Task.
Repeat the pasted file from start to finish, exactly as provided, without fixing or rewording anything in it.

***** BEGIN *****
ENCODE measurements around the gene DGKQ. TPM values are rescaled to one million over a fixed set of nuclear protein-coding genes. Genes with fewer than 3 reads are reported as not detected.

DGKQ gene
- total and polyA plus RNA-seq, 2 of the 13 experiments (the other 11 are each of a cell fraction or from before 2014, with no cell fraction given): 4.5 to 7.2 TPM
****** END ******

ENCODE measurements around the gene DGKQ. TPM values are rescaled to one million over a fixed set of nuclear protein-coding genes. Genes with fewer than 3 reads are reported as not detected.

DGKQ gene
- total and polyA plus RNA-seq, 2 of the 13 experiments (the other 11 are each of a cell fraction or from before 2014, with no cell fraction given): 4.5 to 7.2 TPM